The first step to making homemade ice cream is to mix heavy cream, whole milk, sugar, and your flavor of choice; it could be as simple as cocoa powder or vanilla extract, or as fancy as pomegranates or pistachios.

The next step is to pour the mixture into a container that is deep enough that you will be able to churn the mixture without it spilling over, and that is also freezer-safe. After placing it in the freezer, the ice cream has to be stirred vigorously every 45 minutes for four to five hours. This slows the freezing process and prevents the ice cream from turning into a solid block of ice. Most people prefer a soft creamy texture instead of one giant popsicle.

As it freezes, the cream undergoes a phase change from liquid to solid. By now, we’re experienced enough to know that this means that the cream must experience a loss of heat. Where does that heat go? Due to the temperature difference between the freezer and the ice cream mixture, heat transfers thermal energy from the ice cream to the air in the freezer. Once the temperature in the freezer rises enough, the freezer is cooled by pumping excess heat outside into the kitchen.

A faster way to make ice cream is to chill it by placing the mixture in a plastic bag, surrounded by another plastic bag half full of ice. (You can also add a teaspoon of salt to the outer bag to lower the temperature of the ice/salt mixture.) Shaking the bag for five minutes churns the ice cream while cooling it evenly. In this case, the heat transfers energy out of the ice cream mixture and into the ice during the phase change.

This video gives a demonstration of how to make home-made ice cream using ice and plastic bags.

Why does the ice bag method work so much faster than the freezer method for making ice cream?
1. Ice has a smaller specific heat than the surrounding air in a freezer. Hence, it absorbs more energy from the ice-cream mixture.
2. Ice has a smaller specific heat than the surrounding air in a freezer. Hence, it absorbs less energy from the ice-cream mixture.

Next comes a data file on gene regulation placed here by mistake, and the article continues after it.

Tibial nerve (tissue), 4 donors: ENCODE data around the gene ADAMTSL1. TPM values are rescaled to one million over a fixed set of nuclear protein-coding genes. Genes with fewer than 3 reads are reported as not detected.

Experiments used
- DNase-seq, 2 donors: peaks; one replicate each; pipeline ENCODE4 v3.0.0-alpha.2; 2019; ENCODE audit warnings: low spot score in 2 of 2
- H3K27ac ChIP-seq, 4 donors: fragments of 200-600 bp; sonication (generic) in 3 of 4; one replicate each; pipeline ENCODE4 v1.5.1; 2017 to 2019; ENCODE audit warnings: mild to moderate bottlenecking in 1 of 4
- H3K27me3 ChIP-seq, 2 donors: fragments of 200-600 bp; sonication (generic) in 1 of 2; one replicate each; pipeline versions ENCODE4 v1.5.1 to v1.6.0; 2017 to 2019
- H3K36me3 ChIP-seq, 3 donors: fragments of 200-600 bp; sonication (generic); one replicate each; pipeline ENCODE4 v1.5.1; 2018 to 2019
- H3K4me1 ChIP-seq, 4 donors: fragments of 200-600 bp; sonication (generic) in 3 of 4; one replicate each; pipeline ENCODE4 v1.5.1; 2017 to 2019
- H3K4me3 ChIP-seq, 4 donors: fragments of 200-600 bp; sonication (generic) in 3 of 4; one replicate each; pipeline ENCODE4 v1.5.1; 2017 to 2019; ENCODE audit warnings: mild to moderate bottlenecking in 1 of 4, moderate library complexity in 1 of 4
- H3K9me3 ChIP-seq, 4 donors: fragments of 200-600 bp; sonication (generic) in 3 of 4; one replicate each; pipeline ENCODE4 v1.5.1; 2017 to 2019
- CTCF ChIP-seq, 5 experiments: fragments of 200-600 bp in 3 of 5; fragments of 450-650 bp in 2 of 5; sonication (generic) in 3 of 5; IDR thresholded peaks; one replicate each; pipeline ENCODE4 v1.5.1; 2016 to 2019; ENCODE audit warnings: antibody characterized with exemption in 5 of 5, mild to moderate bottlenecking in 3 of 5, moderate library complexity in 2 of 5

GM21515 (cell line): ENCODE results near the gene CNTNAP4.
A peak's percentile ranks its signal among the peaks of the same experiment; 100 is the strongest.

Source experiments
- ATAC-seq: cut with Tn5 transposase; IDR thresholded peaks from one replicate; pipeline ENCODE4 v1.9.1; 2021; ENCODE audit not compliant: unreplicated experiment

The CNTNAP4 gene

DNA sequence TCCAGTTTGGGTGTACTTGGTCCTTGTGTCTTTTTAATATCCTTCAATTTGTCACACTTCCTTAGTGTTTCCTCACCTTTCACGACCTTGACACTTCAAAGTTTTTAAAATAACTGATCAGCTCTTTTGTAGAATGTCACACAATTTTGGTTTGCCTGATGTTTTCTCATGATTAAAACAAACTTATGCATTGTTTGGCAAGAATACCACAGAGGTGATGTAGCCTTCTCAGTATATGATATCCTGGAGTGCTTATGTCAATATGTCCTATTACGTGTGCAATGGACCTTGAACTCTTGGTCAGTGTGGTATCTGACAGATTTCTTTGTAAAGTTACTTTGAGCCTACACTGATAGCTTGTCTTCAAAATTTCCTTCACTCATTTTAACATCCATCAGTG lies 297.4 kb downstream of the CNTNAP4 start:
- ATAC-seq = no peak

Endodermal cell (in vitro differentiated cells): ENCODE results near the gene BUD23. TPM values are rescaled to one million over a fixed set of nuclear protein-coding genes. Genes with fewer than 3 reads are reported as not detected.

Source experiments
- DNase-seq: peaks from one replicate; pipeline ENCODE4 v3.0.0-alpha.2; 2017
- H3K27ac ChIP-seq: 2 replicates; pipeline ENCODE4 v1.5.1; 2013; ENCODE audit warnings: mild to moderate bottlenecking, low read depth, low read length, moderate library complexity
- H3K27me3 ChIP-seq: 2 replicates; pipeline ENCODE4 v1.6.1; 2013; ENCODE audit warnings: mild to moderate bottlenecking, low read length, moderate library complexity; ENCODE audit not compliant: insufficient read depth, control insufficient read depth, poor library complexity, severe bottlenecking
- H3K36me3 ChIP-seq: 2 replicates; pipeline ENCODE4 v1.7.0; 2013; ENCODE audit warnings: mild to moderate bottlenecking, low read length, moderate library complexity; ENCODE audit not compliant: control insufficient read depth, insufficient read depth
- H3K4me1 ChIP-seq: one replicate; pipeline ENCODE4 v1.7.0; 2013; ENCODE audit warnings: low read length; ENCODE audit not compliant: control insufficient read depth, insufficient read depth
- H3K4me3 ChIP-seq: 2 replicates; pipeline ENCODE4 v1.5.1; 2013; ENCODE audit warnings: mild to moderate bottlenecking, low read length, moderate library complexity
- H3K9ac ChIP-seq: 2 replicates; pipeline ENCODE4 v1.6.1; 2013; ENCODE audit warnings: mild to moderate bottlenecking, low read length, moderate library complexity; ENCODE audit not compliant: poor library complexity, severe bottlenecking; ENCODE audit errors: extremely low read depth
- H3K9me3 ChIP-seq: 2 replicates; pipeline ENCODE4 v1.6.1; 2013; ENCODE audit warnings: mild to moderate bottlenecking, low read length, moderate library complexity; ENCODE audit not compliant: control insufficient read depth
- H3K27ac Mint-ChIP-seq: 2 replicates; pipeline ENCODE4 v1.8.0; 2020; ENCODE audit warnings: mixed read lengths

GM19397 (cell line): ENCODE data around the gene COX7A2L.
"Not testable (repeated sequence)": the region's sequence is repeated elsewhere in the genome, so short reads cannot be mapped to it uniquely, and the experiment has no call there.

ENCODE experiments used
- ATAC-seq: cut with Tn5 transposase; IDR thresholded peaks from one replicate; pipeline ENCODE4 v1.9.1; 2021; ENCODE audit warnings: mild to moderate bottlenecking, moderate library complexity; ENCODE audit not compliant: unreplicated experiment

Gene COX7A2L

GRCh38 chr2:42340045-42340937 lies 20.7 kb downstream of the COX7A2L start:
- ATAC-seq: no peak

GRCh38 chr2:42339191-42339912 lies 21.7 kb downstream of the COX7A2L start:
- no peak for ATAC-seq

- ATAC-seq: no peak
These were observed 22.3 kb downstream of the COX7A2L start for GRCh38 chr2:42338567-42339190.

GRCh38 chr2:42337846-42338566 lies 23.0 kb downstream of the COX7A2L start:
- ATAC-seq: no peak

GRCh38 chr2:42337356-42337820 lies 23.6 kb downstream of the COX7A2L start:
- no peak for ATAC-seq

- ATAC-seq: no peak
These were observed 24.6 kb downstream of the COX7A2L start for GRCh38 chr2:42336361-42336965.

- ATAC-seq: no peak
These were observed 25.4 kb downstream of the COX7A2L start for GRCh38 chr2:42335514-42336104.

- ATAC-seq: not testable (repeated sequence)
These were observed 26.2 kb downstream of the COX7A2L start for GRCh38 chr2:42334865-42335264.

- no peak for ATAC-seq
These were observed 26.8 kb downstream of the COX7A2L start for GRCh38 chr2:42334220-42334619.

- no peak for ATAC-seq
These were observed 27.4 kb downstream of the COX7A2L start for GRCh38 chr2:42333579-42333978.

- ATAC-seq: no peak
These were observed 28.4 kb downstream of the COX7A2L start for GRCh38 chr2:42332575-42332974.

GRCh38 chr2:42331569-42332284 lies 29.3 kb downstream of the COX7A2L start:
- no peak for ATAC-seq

3. Ice has a greater specific heat than the surrounding air in a freezer. Hence, it absorbs more energy from the ice-cream mixture.
4. Ice has a greater specific heat than the surrounding air in a freezer. Hence, it absorbs less energy from the ice-cream mixture.

## Worked Example

### Calculating Heat Required for a Phase Change

Calculate a) how much energy is needed to melt 1.000 kg of ice at 0 $°C °C$ (freezing point), and b) how much energy is required to vaporize 1.000 kg of water at 100 $°C °C$ (boiling point).

## Strategy FOR (A)

Using the equation for the heat required for melting, and the value of the latent heat of fusion of water from the previous table, we can solve for part (a).

## Strategy FOR (B)

To solve part (b), we use the equation for heat required for vaporization, along with the latent heat of vaporization of water from the previous table.

Discussion

The amount of energy need to melt a kilogram of ice (334 kJ) is the same amount of energy needed to raise the temperature of 1.000 kg of liquid water from 0 $°C °C$ to 79.8 $°C °C$ . This example shows that the energy for a phase change is enormous compared to energy associated with temperature changes. It also demonstrates that the amount of energy needed for vaporization is even greater.

## Worked Example

### Calculating Final Temperature from Phase Change: Cooling Soda with Ice Cubes